USDA forecasts the five-area steer price for 2014 will average $132 to $140 per hundredweight, up from 2013's record average of $125.89. As fed cattle supplies shrink in 2014, cattle prices should continue to climb. So will retail beef prices, which may well bring more consumer resistance to higher prices.
Packer margins are generally weak. Any resistance to high beef prices at retail will likely move downstream and limit what packers are willing to pay for cattle.
"Lower prices for 2013-crop feeds should improve feedlot margins," explains USDA economist Shayle Shagam. "But margins will face pressure as feedlot managers bid up to buy feeder cattle from a shrinking feeder cattle supply. Those forces will limit flexibility in price negotiations."
SLOWING PRICE HIKES: Tighter beef supplies will likely push retail prices higher. But price hikes may be smaller compared to the past several years. USDA projects 2014 retail choice beef prices to be about 2% to 3% above last year's record $5.29 per pound.
Expansion will be slow
The Jan. 1 beef cow herd was down about 1%, or 264,000 cows, from Jan. 1, 2013. Producers indicate they planned to retain 2% more heifers, or 90,000 heifers, for addition to the beef herd and expect to have 1% more heifers, or 39,000 heifers, calve during 2014.
Despite the expansionary signals, Shagam expects both the U.S. cattle inventory and beef cow herd to continue contracting during 2014. The biology of cattle implies that breeding decisions made this year will likely not result in a larger calf crop until at least 2015.
Returns to cow calf operators have been at levels that should encourage herd retention. However, many producers are taking a cautious view. They're rebuilding capital after a year or more of buying expensive forage. They want some certainty that sufficient supplies of own-forage and water will be available in those areas that experienced a year or more of drought before expanding in earnest.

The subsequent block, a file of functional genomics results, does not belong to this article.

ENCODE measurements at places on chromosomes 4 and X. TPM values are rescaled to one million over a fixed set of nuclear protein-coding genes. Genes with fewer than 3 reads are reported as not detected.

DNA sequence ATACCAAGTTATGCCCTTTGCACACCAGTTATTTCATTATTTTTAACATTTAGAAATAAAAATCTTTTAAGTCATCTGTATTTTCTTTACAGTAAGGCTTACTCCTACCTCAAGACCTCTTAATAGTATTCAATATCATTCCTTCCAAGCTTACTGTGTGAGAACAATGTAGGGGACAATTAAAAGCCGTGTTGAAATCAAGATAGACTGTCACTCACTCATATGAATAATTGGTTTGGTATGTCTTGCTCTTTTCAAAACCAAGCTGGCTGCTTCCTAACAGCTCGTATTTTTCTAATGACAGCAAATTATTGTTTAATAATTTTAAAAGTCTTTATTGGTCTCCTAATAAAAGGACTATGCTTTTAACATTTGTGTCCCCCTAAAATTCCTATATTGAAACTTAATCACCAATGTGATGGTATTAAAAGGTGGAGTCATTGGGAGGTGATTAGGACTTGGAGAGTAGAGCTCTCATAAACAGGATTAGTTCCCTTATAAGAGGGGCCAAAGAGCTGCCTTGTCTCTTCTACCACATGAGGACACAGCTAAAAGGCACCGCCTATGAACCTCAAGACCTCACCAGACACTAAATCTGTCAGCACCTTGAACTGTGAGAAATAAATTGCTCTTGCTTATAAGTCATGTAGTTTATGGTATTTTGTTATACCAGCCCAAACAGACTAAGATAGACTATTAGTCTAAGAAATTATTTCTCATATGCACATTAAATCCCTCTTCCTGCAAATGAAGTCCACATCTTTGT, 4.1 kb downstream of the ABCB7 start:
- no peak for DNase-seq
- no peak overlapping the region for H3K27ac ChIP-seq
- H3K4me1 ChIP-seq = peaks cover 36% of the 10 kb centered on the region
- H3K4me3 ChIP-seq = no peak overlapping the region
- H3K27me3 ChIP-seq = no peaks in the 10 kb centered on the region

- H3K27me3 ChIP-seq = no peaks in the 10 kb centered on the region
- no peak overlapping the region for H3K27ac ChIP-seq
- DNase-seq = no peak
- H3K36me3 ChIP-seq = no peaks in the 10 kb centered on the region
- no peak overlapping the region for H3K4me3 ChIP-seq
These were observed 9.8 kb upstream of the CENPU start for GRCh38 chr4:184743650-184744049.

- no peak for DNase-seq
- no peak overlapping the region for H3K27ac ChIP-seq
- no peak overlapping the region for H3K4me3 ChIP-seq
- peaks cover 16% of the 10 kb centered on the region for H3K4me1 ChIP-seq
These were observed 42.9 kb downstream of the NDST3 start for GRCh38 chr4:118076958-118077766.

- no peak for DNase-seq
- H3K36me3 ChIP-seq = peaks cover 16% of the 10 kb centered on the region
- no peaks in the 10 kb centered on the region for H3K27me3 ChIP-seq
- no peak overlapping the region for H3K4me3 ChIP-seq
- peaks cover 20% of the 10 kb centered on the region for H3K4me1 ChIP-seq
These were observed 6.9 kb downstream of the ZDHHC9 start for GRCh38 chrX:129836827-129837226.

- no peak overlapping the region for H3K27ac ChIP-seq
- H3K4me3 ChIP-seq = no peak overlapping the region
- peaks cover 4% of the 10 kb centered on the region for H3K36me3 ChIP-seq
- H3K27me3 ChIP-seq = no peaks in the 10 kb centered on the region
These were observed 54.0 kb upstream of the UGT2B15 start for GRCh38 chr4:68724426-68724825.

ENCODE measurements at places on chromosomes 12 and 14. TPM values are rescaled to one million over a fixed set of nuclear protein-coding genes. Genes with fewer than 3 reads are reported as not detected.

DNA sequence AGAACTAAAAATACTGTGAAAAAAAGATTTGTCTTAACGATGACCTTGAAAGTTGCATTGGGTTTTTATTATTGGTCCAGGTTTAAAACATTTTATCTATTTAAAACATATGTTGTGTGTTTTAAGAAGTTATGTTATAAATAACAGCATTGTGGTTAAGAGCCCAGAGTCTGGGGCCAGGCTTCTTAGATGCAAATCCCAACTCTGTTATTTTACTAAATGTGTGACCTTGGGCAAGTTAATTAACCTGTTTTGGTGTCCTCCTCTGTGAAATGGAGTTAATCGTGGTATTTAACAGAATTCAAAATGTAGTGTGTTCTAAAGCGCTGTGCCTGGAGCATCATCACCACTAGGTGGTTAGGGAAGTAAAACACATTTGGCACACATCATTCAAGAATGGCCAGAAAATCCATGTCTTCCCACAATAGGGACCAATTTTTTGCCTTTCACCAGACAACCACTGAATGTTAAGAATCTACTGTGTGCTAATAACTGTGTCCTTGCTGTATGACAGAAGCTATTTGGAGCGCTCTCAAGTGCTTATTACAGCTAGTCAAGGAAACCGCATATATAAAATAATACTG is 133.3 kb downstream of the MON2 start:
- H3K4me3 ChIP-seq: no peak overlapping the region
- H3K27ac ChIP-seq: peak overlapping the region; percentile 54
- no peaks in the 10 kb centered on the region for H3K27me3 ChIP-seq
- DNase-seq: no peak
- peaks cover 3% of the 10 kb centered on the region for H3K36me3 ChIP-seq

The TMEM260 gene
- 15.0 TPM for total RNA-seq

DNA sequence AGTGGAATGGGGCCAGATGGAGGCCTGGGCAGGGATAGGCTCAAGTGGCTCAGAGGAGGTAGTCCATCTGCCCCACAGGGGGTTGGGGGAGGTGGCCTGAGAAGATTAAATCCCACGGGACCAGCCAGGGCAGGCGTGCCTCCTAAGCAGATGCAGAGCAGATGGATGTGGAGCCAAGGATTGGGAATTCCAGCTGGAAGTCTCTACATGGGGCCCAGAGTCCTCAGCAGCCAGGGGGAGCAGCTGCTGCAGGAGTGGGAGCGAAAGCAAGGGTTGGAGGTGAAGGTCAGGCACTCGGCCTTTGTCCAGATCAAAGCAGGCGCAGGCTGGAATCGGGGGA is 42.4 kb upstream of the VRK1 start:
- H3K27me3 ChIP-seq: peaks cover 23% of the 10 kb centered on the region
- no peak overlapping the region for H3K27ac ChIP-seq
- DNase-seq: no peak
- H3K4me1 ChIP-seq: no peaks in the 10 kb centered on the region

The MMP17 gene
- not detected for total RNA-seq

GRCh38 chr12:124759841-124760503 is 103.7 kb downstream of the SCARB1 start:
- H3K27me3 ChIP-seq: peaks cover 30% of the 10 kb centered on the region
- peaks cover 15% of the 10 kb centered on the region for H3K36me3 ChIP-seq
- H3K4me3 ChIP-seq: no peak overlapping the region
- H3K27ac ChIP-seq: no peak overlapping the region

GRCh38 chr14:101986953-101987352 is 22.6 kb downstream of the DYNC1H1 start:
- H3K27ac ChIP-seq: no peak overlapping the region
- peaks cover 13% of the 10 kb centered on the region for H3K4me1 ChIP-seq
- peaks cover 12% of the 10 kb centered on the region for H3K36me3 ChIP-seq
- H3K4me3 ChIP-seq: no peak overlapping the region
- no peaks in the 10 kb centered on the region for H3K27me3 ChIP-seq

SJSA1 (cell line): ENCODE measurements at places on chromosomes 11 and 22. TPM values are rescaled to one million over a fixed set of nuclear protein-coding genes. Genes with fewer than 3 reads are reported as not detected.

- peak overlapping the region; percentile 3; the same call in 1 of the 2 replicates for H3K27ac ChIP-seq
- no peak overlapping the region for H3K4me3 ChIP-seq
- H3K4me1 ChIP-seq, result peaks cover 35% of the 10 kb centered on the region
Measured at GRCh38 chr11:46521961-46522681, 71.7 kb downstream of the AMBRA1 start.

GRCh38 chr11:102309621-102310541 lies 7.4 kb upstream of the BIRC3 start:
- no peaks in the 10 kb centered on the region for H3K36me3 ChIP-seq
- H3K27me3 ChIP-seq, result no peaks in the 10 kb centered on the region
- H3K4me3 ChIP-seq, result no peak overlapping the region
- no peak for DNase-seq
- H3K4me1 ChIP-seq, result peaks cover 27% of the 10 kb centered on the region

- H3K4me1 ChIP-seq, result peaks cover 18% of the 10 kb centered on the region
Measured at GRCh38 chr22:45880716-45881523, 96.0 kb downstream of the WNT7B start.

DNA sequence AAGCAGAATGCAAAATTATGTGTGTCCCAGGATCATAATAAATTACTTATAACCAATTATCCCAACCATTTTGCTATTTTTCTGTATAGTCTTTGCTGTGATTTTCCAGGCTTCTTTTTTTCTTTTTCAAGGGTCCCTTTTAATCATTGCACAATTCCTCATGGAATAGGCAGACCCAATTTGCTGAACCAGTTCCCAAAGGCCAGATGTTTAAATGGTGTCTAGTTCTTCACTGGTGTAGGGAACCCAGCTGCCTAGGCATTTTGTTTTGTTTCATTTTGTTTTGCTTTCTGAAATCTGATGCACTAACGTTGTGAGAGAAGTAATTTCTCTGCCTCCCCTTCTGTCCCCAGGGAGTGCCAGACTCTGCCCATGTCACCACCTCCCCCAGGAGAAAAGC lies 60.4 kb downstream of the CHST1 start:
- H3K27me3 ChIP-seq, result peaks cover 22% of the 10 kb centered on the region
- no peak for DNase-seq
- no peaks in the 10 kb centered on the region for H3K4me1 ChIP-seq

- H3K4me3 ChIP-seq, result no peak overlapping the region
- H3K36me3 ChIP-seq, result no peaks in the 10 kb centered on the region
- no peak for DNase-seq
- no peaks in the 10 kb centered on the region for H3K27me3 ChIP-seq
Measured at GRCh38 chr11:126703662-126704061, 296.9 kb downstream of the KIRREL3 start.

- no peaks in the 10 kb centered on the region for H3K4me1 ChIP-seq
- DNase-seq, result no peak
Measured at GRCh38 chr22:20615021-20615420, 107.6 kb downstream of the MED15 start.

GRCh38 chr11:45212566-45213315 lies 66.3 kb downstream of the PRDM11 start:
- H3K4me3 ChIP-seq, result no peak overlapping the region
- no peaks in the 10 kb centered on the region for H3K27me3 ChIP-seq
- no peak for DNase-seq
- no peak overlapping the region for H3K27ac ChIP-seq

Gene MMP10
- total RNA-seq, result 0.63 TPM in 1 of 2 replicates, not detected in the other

In addition, current and expected calf prices will raise costs for those producers planning to expand herds by buying replacement calves. Pricy calves will cause other producers to balance the short-term returns of selling calves for finishing against the two year or longer benefits from retaining a heifer for breeding. Those forces have Shagam expecting to see aggregate cow numbers on Jan. 1, 2015 near this year's level.
Assuming that producers carry though their plans, supplies of cattle will remain tight this year and likely into 2015. To the extent producers hold back more heifers during 2014, supplies available for feeding will tighten further. It is unlikely that the size of the pool of cattle for feeding will support increased beef production before late 2016 or 2017.
Commercial beef production for 2014 is forecast to decline almost 6%, to about 24.4 billion pounds. Lower steer and heifer slaughter and continuing sharply lower cow slaughter will trim total commercial cattle slaughter by over 5%. Rising carcass weights will partly offset the decline in slaughter. Carcass weights are forecast to rise to almost 793 pounds as relatively low feed prices encourage feedlot operators to feed cattle to heavier weights.
Otte is farm management editor for Farm Futures magazine and a regular columnist for Beef Producer magazine.